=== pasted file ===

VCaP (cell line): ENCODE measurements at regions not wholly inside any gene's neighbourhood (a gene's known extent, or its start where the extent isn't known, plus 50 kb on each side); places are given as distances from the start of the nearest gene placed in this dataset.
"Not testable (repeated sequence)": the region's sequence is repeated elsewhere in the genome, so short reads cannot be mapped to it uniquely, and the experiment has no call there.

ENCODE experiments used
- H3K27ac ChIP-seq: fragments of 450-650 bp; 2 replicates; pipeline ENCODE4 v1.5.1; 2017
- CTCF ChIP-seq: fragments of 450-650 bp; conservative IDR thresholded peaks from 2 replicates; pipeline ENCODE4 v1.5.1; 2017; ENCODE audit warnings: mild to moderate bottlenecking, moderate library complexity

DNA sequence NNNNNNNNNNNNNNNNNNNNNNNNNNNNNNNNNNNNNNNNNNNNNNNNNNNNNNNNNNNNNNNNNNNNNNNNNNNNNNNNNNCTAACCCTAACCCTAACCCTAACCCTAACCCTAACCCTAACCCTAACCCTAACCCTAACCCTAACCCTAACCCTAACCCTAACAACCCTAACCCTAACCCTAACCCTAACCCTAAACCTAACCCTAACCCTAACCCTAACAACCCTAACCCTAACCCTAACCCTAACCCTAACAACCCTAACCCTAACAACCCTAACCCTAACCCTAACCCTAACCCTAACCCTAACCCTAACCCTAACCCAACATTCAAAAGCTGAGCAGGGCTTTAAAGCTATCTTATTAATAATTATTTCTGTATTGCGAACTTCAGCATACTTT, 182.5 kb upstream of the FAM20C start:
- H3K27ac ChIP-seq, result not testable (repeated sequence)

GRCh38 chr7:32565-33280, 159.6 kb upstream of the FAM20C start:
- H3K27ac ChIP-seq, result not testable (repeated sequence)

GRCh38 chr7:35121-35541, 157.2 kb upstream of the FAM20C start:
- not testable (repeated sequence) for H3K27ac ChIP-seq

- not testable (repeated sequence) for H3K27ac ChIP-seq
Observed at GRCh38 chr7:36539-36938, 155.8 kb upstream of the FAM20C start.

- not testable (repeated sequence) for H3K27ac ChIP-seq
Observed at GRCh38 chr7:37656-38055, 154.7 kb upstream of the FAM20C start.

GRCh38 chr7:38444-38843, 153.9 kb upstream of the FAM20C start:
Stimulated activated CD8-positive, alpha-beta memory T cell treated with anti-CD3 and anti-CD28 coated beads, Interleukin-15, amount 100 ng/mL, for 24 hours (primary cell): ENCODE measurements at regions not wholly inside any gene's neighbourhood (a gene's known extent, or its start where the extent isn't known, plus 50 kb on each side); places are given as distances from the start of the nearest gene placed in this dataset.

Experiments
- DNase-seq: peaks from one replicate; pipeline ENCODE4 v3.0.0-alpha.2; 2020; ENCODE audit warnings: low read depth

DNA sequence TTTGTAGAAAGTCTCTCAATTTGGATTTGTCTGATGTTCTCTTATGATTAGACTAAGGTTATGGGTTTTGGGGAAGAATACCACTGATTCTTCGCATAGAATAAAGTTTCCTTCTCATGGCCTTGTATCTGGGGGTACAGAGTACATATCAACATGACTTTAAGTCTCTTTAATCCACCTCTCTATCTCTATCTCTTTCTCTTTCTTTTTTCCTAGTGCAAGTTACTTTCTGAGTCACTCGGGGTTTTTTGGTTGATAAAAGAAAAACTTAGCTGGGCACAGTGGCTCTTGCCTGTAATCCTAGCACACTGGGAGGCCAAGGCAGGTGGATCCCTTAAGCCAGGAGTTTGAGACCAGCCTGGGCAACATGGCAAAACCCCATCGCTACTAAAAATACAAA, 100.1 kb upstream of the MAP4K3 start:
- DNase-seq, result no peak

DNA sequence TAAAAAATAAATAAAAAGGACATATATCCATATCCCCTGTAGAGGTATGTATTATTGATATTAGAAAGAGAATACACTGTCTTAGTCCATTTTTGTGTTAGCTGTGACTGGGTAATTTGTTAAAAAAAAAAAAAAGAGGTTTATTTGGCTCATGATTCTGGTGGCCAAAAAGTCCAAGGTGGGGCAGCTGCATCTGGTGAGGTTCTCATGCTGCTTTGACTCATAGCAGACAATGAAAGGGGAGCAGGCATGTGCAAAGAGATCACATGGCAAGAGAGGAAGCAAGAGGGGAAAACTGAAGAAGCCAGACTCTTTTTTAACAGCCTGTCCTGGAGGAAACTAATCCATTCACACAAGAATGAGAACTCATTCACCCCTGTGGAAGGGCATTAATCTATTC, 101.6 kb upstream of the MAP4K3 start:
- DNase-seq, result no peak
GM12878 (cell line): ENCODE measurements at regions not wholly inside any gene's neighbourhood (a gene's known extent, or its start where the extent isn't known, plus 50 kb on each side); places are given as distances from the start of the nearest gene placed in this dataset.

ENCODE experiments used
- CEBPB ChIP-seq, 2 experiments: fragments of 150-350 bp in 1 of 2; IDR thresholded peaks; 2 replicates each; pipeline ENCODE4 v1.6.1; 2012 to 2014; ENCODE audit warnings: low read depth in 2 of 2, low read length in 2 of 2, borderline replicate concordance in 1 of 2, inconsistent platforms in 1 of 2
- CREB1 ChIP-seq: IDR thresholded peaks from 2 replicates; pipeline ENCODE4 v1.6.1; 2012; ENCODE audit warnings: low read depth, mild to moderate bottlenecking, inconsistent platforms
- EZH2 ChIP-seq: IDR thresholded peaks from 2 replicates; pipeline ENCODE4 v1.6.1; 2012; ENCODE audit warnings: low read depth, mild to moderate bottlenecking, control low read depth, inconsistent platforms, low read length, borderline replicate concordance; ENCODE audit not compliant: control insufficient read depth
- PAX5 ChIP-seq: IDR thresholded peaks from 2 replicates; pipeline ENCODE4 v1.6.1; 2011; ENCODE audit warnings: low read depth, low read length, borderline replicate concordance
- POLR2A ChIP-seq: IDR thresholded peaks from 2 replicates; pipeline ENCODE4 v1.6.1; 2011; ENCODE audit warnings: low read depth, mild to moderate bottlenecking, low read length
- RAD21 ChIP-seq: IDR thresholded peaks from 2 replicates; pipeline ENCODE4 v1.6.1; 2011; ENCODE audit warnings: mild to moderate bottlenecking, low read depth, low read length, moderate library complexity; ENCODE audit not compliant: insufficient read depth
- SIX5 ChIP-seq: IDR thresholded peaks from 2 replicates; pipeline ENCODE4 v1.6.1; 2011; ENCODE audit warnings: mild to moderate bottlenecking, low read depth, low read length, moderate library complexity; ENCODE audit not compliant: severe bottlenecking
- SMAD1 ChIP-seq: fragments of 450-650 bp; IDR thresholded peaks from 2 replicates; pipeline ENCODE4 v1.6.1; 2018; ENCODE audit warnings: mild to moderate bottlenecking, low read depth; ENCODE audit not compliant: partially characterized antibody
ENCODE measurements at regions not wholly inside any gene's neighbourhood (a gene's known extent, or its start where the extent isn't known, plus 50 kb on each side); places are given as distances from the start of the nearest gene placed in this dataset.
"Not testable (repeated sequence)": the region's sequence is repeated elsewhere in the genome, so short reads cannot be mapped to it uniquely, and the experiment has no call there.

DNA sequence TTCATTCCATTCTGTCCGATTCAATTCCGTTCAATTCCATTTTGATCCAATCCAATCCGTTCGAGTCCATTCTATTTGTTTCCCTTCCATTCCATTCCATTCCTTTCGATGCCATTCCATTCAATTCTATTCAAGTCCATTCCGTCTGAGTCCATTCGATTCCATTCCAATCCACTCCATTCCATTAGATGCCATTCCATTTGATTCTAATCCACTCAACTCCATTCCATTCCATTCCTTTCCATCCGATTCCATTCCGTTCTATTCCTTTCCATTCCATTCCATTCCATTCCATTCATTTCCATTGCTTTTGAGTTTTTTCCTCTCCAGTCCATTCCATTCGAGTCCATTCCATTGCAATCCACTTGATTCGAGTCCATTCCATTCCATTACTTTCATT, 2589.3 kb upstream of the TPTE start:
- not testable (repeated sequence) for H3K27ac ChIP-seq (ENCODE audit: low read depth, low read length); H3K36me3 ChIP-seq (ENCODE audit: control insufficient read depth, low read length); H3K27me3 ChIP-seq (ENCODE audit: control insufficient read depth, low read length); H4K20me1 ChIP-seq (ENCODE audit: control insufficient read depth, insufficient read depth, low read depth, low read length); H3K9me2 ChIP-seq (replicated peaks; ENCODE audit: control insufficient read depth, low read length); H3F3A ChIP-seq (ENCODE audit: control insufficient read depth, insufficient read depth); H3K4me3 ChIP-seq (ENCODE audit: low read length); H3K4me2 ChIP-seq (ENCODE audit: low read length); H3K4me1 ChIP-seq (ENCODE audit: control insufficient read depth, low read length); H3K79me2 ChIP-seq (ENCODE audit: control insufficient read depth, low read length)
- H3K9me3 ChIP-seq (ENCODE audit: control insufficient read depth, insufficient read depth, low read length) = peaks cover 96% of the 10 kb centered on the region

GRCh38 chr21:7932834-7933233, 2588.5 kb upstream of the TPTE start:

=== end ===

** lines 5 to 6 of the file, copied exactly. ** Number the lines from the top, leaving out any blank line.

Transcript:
- CTCF ChIP-seq: fragments of 450-650 bp; conservative IDR thresholded peaks from 2 replicates; pipeline ENCODE4 v1.5.1; 2017; ENCODE audit warnings: mild to moderate bottlenecking, moderate library complexity

DNA sequence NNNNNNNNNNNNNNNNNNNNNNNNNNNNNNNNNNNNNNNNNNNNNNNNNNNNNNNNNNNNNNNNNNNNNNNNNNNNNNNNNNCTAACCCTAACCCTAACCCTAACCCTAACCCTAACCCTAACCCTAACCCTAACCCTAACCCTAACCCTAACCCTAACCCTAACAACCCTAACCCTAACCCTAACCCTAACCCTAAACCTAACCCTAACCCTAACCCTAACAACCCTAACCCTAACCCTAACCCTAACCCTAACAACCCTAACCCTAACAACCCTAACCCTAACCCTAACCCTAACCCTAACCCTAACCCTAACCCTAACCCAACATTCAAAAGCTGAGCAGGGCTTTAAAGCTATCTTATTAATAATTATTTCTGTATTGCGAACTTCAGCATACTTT, 182.5 kb upstream of the FAM20C start: